Alcohol dependence

Epidemiology of drinking

In 2012, 51.3% of adults 18 years of age and over in the United States were current regular drinkers (at least 12 drinks in the past year) and 12.9% were current infrequent drinkers (1-11 drinks in the past year): 12.9%

There are approximately 88,000 deaths attributable to excessive alcohol use each year in the United States. Excessive alcohol use is the 3rd leading lifestyle-related cause of death for the Americans; responsible for 2.5 million years of potential life lost (YPLL) annually, or an average of about 30 years of potential life lost for each death. The economic costs of excessive alcohol consumption in 2006 were estimated at $223.5 billion.

It is estimated that only 10% to 20% of patients undergoing alcohol withdrawal are treated as inpatients, so it is possible that as many as 2 million Americans may experience symptoms of alcohol withdrawal conditions each year.

Categories of alcohol use:

  1. No use
  2. Low risk use
  3. Hazardous drinking
  4. Alcohol abuse
  5. Alcohol dependence

Health risks related to drinking

Short-Term Health Risks

Excessive alcohol use has immediate effects that are most often the result of binge drinking and include the following:

  • Injuries: (Smith 1999)
    • Traffic injuries
    • Falls
    • Drowning
    • Burns
    • Unintentional firearm injuries
  • Violence:
    • Intimate partner violence and
    • Child maltreatment.
    • About 35% of victims report that offenders are under the influence of alcohol. (Greenfield 1998)
    • Alcohol use is also associated with 2 out of 3 incidents of intimate partner violence. (Greenfield 1998)
    • Studies have also shown that alcohol is a leading factor in child maltreatment and neglect cases, and is the most frequent substance abused among these parents.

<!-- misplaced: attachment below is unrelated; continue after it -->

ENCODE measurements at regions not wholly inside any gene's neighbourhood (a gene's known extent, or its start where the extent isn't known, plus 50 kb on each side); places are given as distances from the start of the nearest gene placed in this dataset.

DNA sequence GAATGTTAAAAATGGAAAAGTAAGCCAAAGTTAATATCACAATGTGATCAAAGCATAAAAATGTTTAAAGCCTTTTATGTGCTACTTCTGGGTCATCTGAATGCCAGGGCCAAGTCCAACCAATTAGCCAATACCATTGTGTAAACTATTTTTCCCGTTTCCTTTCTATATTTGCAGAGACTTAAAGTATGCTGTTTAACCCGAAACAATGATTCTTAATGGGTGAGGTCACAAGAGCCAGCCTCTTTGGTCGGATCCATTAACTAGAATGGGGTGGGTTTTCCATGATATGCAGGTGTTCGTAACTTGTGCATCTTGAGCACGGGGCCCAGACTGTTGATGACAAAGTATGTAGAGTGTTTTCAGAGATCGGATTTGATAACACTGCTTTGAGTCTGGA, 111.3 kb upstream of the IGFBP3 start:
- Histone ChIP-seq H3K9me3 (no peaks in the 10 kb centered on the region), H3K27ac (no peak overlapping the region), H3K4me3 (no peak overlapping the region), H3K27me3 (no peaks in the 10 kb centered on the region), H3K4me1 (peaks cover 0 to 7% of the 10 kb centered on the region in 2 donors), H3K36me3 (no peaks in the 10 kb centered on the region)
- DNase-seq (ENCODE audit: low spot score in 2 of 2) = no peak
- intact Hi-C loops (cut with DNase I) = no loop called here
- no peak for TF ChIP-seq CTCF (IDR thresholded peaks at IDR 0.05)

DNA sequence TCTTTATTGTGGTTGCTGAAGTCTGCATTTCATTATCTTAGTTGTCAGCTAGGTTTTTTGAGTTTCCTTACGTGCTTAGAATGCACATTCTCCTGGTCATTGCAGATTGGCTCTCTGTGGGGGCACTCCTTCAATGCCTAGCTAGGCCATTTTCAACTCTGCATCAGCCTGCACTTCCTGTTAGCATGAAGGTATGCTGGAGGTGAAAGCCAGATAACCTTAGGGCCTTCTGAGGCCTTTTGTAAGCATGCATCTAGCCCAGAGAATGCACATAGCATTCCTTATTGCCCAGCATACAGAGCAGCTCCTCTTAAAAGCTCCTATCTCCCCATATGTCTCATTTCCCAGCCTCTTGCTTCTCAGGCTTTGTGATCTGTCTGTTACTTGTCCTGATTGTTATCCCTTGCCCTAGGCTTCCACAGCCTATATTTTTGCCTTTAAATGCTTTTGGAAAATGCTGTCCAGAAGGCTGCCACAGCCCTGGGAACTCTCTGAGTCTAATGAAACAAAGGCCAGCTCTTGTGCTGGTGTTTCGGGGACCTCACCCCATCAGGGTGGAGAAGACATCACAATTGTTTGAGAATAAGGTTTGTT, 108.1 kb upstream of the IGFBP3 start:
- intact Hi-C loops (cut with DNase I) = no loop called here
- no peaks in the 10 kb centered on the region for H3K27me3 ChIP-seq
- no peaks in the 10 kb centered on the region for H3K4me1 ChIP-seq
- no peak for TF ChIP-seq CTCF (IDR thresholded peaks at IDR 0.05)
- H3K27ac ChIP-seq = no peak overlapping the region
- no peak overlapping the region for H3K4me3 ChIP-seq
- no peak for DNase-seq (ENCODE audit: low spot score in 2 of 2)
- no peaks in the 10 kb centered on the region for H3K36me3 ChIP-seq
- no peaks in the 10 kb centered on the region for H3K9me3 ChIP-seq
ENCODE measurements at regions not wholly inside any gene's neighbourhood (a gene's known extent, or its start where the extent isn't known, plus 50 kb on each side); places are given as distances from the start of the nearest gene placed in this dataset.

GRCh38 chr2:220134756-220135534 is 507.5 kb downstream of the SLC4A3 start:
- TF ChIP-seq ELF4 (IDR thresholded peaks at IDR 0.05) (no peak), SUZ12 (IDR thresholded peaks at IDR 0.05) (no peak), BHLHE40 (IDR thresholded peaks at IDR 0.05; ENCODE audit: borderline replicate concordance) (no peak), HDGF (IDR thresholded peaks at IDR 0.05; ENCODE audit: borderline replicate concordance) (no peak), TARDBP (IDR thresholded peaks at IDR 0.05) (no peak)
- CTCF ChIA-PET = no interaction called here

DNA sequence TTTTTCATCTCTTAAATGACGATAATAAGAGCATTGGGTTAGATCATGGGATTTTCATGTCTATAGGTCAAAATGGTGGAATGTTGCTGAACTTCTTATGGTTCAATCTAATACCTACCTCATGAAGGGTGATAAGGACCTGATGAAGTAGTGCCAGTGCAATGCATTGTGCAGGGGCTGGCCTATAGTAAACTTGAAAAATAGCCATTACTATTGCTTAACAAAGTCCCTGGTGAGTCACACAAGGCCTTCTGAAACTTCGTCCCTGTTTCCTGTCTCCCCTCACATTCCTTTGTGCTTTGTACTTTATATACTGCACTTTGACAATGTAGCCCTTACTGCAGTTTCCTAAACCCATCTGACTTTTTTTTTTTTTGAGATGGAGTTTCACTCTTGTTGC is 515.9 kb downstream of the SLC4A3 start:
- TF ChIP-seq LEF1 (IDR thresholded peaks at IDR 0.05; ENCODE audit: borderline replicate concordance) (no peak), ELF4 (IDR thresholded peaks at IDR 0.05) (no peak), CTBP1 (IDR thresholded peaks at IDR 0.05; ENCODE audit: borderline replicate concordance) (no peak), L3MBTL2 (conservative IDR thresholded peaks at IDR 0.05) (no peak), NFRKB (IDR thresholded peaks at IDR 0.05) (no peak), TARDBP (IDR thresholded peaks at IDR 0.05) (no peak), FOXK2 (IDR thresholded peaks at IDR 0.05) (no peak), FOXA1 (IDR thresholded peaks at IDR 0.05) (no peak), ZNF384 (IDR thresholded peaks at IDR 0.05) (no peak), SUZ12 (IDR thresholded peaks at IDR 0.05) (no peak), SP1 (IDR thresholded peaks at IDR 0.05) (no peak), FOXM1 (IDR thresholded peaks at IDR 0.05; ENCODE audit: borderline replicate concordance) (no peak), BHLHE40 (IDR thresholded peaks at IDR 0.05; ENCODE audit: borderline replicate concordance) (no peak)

• Risky sexual behaviors
    • Unprotected sex,
    • Sex with multiple partners
    • Increased risk of sexual assault
    • These behaviors can result in unintended pregnancy or sexually transmitted diseases (Naimi et al 2003; Wechsler et al 1994)
  • Miscarriage and stillbirth among pregnant women, and a combination of physical and mental birth defects among children that last throughout life. (Kesmodel 2002)
  • Alcohol poisoning, a medical emergency that can cause loss of consciousness, low blood pressure and body temperature, coma, respiratory depression, or death. (Sanap 2003)

Long-Term Health Risks

  • Long-term excessive alcohol use can lead to the development of chronic diseases, neurological impairments and social problems such as:
    • Neurological
      • Dementia
      • Stroke
      • Neuropathy
    • Cardiovascular problems
      • Myocardial infarction
      • Cardiomyopathy
      • Atrial fibrillation
      • Hypertension
    • Psychiatric problems
      • Depression
      • Anxiety
      • Suicide
    • Social problems
      • Unemployment
      • Lost productivity
      • Family problems
    • Cancers of:
      • Mouth, throat, esophagus, pancreas, stomach, liver, colon, and breast
    • Liver diseases, including:
      • Alcoholic hepatitis.
      • Cirrhosis, which is among the 15 leading causes of all deaths in the United States (Heron 2007)

Alcohol receptors

  • The brain maintains neurochemical balance through inhibitory and excitatory neurotransmitters.